For each decade of age, the odds ratio of finding polyps in the sigmoid colon was 0.88 compared with 1.22 for the cecum at the beginning of the colon, and 1.30 for the ascending or right side of the colon above the cecum. Therefore, in a 70-year-old patient, a polyp would be about 2.5 times more likely to originate in the cecum or ascending colon compared with a 50-year-old patient, Heniford estimated.

Heniford's research colleagues for the study were: Victor B. Tsirline, M.D., MS; Igor Belyansky, M.D.; Chelsea Conroy; William Yokeley; Amanda L. Walters, MS; Amy E. Lincourt, Ph.D., MBA; Vedra Augenstein, M.D.; and Ronald F. Sing, DO, FACS.

References:

1. American Cancer Society. What Are the Key Statistics About Colorectal Cancer? Available at: http://www.cancer.org/cancer/colonandrectumcancer/detailedguide/colorect.... Accessed August 23, 2013.

2. U.S. Preventive Services Task Force. Screening for Colorectal Cancer: Recommendation Statement. October 2008. Available at: http://www.uspreventiveservicestaskforce.org/uspstf08/colocancer/colors..... Accessed August 23, 2013.

 

Related Content

Proton Therapy Lowers Risk of Side Effects Compared to Conventional Radiation
News | Proton Therapy | May 23, 2019
Cancer patients getting proton therapy instead of traditional photon radiation are at a significantly lower risk of...
VolparaDensity With Tyrer-Cuzick Model Improves Breast Cancer Risk Stratification
News | Breast Density | May 22, 2019
Research has demonstrated use of Volpara Solutions' VolparaDensity software in combination with the Tyrer-Cuzick Breast...
Partial Breast Irradiation Effective, Convenient Treatment Option for Low-Risk Breast Cancer
News | Radiation Therapy | May 20, 2019
Partial breast irradiation produces similar long-term survival rates and risk for recurrence compared with whole breast...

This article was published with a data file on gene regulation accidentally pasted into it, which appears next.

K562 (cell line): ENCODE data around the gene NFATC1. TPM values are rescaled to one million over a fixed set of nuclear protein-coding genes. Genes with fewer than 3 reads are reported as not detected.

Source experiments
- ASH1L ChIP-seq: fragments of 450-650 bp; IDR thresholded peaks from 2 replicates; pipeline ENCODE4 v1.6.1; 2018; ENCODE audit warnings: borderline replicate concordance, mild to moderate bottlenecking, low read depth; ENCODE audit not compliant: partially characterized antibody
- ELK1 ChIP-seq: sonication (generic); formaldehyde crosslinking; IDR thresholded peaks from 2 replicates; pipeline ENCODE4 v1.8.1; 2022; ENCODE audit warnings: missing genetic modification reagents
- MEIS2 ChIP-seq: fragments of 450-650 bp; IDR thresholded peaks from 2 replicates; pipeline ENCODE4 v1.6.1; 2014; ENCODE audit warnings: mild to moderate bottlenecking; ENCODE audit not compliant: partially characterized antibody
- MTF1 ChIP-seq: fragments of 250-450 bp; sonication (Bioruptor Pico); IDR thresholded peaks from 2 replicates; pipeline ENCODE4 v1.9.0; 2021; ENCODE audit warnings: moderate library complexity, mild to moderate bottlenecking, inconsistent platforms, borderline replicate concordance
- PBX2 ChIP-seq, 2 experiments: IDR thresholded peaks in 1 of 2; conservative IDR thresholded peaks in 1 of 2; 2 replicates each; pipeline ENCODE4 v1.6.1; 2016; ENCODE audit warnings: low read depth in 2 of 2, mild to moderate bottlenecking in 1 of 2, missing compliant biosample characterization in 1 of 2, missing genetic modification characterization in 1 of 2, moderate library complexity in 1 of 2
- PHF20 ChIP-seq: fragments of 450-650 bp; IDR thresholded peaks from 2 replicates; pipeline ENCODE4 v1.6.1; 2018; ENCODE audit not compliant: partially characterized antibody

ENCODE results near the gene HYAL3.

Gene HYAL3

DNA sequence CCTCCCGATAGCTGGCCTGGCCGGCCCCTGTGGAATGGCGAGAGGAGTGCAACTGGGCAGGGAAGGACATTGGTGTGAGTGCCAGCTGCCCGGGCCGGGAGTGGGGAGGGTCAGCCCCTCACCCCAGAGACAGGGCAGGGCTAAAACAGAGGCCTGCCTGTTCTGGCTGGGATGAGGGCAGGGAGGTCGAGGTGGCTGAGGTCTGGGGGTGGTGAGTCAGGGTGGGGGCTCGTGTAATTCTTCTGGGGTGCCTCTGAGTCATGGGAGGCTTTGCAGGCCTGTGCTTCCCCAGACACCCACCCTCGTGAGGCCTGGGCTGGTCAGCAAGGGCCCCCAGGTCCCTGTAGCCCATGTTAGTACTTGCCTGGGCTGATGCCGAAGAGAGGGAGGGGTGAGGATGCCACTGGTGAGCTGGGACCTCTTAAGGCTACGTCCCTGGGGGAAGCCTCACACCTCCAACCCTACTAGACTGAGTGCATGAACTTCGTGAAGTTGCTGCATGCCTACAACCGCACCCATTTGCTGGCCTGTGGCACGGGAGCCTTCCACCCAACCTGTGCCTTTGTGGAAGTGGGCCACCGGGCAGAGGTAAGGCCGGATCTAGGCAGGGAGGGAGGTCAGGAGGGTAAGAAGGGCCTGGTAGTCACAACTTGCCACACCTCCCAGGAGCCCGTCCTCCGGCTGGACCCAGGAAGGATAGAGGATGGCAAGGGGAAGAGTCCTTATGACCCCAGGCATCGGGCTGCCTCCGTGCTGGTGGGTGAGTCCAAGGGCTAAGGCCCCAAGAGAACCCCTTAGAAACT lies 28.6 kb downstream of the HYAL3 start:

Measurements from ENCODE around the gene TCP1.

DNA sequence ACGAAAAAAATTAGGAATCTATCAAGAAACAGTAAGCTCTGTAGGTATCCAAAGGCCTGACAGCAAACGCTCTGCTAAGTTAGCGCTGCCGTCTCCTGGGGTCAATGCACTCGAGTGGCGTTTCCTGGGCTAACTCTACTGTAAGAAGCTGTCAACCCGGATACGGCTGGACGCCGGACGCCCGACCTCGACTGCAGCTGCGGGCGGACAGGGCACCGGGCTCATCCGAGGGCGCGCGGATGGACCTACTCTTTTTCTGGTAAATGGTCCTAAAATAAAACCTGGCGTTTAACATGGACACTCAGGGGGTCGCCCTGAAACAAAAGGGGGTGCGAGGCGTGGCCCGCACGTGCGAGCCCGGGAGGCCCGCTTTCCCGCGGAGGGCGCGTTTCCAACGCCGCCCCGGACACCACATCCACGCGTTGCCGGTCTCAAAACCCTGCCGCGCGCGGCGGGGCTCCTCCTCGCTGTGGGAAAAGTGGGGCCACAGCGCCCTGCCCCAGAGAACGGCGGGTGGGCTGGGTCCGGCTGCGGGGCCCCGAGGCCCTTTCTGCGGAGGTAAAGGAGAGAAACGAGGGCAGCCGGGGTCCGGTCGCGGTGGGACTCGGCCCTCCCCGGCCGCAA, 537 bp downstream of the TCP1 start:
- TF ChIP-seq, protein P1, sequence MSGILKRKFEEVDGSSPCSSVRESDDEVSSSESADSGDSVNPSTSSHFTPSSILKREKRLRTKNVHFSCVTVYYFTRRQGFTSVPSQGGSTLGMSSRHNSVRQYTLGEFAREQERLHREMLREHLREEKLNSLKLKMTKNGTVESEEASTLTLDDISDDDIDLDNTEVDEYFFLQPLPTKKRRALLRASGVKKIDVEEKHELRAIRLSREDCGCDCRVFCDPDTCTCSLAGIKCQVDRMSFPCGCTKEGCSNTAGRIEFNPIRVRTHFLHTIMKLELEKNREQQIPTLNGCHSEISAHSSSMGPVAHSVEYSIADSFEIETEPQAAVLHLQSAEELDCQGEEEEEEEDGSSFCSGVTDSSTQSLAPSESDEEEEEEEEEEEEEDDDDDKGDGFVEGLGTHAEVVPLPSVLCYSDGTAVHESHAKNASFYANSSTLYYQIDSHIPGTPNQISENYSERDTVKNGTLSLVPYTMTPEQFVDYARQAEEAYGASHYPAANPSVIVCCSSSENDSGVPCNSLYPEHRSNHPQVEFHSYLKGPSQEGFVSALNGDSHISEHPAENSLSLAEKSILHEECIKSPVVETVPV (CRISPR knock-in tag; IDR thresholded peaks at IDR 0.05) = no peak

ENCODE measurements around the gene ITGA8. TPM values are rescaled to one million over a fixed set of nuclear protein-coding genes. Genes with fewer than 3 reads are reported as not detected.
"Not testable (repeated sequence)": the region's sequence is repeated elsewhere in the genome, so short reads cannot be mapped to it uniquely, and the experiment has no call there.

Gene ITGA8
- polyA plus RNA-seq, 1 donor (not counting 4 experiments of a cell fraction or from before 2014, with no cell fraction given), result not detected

AI Detects Unsuspected Lung Cancer in Radiology Reports, Augments Clinical Follow-up
News | Artificial Intelligence | May 20, 2019
Digital Reasoning announced results from its automated radiology report analytics research. In a series of experiments...
New Study Evaluates Head CT Examinations and Patient Complexity
News | Neuro Imaging | May 17, 2019
Computed tomography (CT) of the head uses special X-ray equipment to help assess head injuries, dizziness and other...
New Phase 2B Trial Exploring Target-Specific Myocardial Ischemia Imaging Agent
News | Radiopharmaceuticals and Tracers | May 17, 2019
Biopharmaceutical company CellPoint plans to begin patient recruitment for its Phase 2b cardiovascular imaging study in...
Managing Architectural Distortion on Mammography Based on MR Enhancement
News | Mammography | May 15, 2019
High negative predictive values (NPV) in mammography architectural distortion (AD) without ultrasonographic (US)...
Icon Launches New Clinical Trial Patient Engagement Platform
Technology | Patient Engagement | May 14, 2019
Icon plc announced the release of its web-based clinical trial patient engagement platform, to provide patients with...
Radiotherapy After Chemo May Improve Survival in Advanced Hodgkin's Lymphoma Patients
News | Radiation Therapy | May 10, 2019
Patients with advanced Hodgkin's lymphoma who have large tumors at the time of diagnosis may benefit from radiotherapy...
Screening MRI Detects BI-RADS 3 Breast Cancer in High-risk Patients
News | MRI Breast | May 09, 2019
When appropriate, short-interval follow-up magnetic resonance imaging (MRI) can be used to identify early-stage breast...